Arthur Hugh Clough

Here you will find the Long Poem Amours de Voyage, Canto II of poet Arthur Hugh Clough

Amours de Voyage, Canto II

Is it illusion? or does there a spirit from perfecter ages, 
Here, even yet, amid loss, change, and corruption abide? 
Does there a spirit we know not, though seek, though we find, comprehend not, 
Here to entice and confuse, tempt and evade us, abide? 
Lives in the exquisite grace of the column disjointed and single, 
Haunts the rude masses of brick garlanded gaily with vine, 
E'en in the turret fantastic surviving that springs from the ruin, 
E'en in the people itself? is it illusion or not? 
Is it illusion or not that attracteth the pilgrim transalpine, 
Brings him a dullard and dunce hither to pry and to stare? 
Is it illusion or not that allures the barbarian stranger, 
Brings him with gold to the shrine, brings him in arms to the gate? 

I. Claude to Eustace.

What do the people say, and what does the government do?--you 
Ask, and I know not at all. Yet fortune will favour your hopes; and 
I, who avoided it all, am fated, it seems, to describe it. 
I, who nor meddle nor make in politics,--I who sincerely 
Put not my trust in leagues nor any suffrage by ballot, 
Never predicted Parisian millenniums, never beheld a 
New Jerusalem coming down dressed like a bride out of heaven 
Right on the Place de la Concorde,--I, nevertheless, let me say it, 
Could in my soul of souls, this day, with the Gaul at the gates shed 
One true tear for thee, thou poor little Roman Republic; 
What, with the German restored, with Sicily safe to the Bourbon, 
Not leave one poor corner for native Italian exertion? 
France, it is foully done! and you, poor foolish England,-- 
You, who a twelvemonth ago said nations must choose for themselves, you 
Could not, of course, interfere,--you, now, when a nation has chosen---- 
Pardon this folly! The Times will, of course, have announced the occasion, 
Told you the news of to-day; and although it was slightly in error 
When it proclaimed as a fact the Apollo was sold to a Yankee, 
You may believe when it tells you the French are at Civita Vecchia. 

II. Claude to Eustace.

Dulce it is, and decorum, no doubt, for the country to fall,--to 
Offer one's blood an oblation to Freedom, and die for the Cause; yet 
Still, individual culture is also something, and no man 
Finds quite distinct the assurance that he of all others is called on, 
Or would be justified even, in taking away from the world that 
Precious creature, himself. Nature sent him here to abide here; 
Else why send him at all? Nature wants him still, it is likely; 
On the whole, we are meant to look after ourselves; it is certain 
Each has to eat for himself, digest for himself, and in general 
Care for his own dear life, and see to his own preservation; 
Nature's intentions, in most things uncertain, in this are decisive;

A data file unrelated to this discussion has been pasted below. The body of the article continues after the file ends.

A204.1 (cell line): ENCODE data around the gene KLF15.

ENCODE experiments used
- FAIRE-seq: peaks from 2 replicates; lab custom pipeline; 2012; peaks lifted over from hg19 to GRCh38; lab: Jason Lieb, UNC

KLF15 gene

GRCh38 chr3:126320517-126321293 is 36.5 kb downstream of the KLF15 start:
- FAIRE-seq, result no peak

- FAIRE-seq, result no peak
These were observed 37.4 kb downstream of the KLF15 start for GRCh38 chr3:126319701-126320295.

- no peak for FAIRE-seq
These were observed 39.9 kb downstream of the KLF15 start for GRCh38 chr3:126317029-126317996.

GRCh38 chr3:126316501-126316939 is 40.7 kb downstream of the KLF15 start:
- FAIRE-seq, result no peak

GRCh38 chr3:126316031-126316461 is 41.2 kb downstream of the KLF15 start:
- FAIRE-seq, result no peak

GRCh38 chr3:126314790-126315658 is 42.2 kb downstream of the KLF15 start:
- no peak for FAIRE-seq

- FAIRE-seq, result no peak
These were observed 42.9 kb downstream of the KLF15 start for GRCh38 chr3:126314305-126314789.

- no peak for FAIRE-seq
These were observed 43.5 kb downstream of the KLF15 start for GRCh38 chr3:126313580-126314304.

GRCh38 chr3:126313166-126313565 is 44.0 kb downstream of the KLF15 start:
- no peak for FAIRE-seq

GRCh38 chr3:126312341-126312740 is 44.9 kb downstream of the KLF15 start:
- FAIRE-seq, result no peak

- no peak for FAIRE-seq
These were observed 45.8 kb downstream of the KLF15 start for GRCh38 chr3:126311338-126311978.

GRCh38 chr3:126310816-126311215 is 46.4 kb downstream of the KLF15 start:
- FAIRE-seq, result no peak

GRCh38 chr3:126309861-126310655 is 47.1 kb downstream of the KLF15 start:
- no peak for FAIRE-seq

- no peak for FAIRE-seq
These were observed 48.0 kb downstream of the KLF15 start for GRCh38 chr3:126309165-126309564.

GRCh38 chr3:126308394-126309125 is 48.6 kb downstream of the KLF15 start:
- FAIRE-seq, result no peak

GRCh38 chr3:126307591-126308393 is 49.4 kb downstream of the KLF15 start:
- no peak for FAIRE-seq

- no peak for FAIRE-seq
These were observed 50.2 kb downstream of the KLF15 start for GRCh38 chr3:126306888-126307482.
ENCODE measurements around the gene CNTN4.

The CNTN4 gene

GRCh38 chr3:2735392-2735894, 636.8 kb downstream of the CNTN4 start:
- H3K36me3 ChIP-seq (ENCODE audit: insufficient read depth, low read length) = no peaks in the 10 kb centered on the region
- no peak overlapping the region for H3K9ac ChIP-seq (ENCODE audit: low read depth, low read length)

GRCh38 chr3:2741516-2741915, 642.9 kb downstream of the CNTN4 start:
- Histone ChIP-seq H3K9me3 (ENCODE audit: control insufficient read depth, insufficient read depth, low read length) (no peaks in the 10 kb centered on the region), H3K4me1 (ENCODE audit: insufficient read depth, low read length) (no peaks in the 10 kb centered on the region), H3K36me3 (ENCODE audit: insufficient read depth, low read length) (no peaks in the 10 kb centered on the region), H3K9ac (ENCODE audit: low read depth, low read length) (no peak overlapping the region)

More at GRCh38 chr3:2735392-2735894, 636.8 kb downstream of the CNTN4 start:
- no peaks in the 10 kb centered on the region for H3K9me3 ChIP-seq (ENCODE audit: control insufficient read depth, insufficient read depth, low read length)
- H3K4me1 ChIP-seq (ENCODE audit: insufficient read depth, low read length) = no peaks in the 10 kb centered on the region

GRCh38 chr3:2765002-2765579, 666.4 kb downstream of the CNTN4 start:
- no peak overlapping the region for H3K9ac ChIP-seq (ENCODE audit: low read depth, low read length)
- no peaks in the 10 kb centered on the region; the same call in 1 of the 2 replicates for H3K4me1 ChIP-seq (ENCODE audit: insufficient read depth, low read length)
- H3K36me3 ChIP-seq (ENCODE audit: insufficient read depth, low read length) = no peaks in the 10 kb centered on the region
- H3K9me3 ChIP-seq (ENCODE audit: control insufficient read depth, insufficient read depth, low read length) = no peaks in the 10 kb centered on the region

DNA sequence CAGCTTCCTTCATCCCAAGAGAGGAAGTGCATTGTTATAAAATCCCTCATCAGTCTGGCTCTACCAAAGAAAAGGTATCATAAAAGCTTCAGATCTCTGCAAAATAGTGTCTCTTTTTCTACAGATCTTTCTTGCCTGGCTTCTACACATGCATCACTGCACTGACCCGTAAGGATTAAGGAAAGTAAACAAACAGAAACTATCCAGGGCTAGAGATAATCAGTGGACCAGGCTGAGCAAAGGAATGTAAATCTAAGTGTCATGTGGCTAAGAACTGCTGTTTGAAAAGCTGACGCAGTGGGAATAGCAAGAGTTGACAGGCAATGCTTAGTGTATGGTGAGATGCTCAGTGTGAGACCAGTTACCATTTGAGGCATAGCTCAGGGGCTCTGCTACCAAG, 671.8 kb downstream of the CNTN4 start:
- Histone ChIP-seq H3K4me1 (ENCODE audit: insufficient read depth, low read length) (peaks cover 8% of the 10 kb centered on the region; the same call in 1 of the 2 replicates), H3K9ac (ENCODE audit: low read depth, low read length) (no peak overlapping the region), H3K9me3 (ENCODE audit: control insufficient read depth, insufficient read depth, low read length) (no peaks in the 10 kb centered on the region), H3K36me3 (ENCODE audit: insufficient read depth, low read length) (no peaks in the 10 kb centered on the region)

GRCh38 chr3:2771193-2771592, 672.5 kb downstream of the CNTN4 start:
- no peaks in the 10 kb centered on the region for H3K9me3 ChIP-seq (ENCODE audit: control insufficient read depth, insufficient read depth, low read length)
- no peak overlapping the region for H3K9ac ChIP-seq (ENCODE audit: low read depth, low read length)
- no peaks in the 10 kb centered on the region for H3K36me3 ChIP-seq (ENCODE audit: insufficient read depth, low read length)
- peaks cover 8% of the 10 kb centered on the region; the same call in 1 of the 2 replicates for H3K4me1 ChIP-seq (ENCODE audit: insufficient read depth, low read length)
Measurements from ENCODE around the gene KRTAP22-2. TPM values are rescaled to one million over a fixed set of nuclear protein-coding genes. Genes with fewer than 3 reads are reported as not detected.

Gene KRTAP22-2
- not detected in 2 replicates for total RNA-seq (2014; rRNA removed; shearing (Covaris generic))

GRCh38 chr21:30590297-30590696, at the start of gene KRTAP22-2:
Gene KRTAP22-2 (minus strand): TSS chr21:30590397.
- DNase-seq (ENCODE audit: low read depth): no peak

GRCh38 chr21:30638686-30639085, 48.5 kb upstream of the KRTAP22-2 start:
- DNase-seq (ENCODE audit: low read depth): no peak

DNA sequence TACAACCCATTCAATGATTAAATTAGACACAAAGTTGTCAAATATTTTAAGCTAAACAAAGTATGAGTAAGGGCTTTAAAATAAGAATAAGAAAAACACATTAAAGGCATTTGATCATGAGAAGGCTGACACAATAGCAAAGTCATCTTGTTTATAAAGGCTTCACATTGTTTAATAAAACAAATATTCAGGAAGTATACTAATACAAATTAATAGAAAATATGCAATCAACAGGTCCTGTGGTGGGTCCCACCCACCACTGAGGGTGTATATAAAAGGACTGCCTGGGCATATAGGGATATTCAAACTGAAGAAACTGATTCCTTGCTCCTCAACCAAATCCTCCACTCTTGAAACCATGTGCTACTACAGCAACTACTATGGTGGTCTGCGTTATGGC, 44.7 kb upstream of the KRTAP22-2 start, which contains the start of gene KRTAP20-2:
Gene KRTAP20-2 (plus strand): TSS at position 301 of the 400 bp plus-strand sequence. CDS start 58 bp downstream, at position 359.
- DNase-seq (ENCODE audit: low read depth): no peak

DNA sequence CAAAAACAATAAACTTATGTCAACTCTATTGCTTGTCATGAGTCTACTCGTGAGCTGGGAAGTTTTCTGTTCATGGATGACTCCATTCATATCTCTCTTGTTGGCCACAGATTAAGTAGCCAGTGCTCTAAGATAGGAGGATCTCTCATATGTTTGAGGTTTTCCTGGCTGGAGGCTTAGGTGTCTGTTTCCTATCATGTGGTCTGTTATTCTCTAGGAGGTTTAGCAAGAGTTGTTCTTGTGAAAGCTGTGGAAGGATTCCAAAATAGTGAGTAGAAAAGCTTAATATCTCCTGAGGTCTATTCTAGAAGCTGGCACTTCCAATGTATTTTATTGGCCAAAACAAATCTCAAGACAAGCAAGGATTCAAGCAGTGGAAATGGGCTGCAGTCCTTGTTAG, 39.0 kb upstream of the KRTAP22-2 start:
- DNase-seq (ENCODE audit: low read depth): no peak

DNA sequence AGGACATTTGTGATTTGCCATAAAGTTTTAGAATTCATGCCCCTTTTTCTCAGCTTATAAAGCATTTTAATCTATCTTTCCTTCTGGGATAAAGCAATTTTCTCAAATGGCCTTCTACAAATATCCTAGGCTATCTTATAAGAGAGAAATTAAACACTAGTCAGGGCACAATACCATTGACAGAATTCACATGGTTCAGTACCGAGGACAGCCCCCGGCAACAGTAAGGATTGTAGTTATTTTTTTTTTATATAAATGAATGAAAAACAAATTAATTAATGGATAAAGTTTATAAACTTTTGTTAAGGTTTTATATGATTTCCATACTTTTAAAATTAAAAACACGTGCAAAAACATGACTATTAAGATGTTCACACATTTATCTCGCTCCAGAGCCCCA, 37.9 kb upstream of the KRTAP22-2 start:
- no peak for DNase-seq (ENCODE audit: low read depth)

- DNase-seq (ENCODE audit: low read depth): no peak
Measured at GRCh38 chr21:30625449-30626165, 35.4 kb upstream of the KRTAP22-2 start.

Which, on the whole, I conjecture the Romans will follow, and I shall. 
So we cling to our rocks like limpets; Ocean may bluster, 
Over and under and round us; we open our shells to imbibe our 
Nourishment, close them again, and are safe, fulfilling the purpose 
Nature intended,--a wise one, of course, and a noble, we doubt not. 
Sweet it may be and decorous, perhaps, for the country to die; but, 
On the whole, we conclude the Romans won't do it, and I sha'n't. 

III. Claude to Eustace.

Will they fight? They say so. And will the French? I can hardly, 
Hardly think so; and yet----He is come, they say, to Palo, 
He is passed from Monterone, at Santa Severa 
He hath laid up his guns. But the Virgin, the Daughter of Roma, 
She hath despised thee and laughed thee to scorn,--The Daughter of Tiber, 
She hath shaken her head and built barricades against thee! 
Will they fight? I believe it. Alas! 'tis ephemeral folly, 
Vain and ephemeral folly, of course, compared with pictures, 
Statues, and antique gems!--Indeed: and yet indeed too, 
Yet, methought, in broad day did I dream,--tell it not in St. James's, 
Whisper it not in thy courts, O Christ Church!--yet did I, waking, 
Dream of a cadence that sings, Si tombent nos jeunes héros, la 
Terre en produit de nouveaux contre vous tous prêts à se battre; 
Dreamt of great indignations and angers transcendental, 
Dreamt of a sword at my side and a battle-horse underneath me. 

IV. Claude to Eustace.

Now supposing the French or the Neapolitan soldier 
Should by some evil chance come exploring the Maison Serny 
(Where the family English are all to assemble for safety), 
Am I prepared to lay down my life for the British female? 
Really, who knows? One has bowed and talked, till, little by little, 
All the natural heat has escaped of the chivalrous spirit. 
Oh, one conformed, of course; but one doesn't die for good manners, 
Stab or shoot, or be shot, by way of graceful attention. 
No, if it shoul